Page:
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EPA Settlement with FMC Corp. Enforces Federal Pesticide Safety Protections

Contact Information: 
Katherine Wzorek (

(PHILADELPHIA December 19, 2017) FMC Corporation has agreed to pay a $1 million penalty to settle alleged violations of federal pesticide regulations, the U.S. Environmental Protection Agency announced today. 

Most of the violations involved advertisements for the FMC product “Stallion Insecticide” that omitted required “restricted use” statements for the proper purchase and safe application of this pesticide, which is used for several crops including alfalfa and sunflowers.  Other violations included sales using the disapproved brand name “Stallion Insecticide.”

“This settlement will help ensure consumers receive and adhere to important label information for the safe use of this agricultural product,” said EPA Mid-Atlantic Regional Administrator Cosmo Servidio. “EPA strives to ensure that pesticides are properly registered, packaged, and labeled to protect health and safety.”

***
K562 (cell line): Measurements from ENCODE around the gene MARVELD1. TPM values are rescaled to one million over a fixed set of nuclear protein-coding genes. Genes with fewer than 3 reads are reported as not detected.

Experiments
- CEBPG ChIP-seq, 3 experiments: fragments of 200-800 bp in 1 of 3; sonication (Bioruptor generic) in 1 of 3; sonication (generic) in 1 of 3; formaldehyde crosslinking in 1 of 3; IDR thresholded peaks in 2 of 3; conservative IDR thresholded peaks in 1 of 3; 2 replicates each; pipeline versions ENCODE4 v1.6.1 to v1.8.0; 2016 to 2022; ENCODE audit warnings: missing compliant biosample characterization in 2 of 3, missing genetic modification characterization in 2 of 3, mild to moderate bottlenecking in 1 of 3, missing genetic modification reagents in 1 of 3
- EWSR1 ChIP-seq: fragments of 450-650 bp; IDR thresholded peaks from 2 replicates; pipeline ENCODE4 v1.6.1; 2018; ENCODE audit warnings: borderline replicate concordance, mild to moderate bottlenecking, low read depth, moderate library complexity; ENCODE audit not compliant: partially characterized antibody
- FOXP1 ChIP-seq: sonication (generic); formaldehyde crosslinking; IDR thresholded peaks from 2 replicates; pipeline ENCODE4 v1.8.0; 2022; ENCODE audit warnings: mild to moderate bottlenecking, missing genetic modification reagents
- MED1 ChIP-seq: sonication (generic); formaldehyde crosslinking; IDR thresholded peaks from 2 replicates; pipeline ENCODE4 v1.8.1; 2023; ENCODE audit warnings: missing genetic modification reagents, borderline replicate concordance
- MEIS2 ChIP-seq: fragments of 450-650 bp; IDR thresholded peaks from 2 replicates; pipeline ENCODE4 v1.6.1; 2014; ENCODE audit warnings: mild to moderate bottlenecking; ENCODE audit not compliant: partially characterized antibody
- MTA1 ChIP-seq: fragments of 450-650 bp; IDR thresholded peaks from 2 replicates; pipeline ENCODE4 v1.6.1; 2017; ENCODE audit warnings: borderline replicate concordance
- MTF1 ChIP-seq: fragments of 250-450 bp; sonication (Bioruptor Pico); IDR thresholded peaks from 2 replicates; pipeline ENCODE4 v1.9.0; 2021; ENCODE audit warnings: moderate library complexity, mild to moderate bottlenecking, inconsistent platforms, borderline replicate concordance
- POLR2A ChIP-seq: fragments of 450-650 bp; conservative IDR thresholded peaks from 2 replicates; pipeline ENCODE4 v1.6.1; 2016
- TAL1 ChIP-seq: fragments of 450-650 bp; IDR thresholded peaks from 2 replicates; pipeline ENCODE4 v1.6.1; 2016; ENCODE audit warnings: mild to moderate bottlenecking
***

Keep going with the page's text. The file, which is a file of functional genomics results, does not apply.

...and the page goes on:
EPA cited the Philadelphia-based chemical company for violating the Federal Insecticide, Fungicide, and Rodenticide Act (FIFRA).  FIFRA is a federal law requiring EPA registration of pesticide products and pesticide production facilities, and the proper labeling and advertising of pesticides.  FIFRA's requirements protect public health and the environment by ensuring the safe production, handling and application of pesticides; and by preventing false, misleading, or unverifiable product claims.

Due to the health and environmental risks of improper use of FMC’s Stallion Insecticide, EPA classified this product under FIFRA as a “restricted use pesticide” (RUP), meaning that it should only be used by (or under the supervision of) a certified pesticide applicator.  The product label included the RUP designation, but FMC omitted this restricted use caution from several printed advertisements, online advertisements and more than 12,000 direct mailers sent to farmers and retailers.  

In July 2017, an administrative law judge ruled that the EPA had proven the FIFRA advertising violations, and scheduled this case for a hearing on the other violations and an appropriate penalty. The decision is available at:    

For more information about EPA’s pesticide program, visit .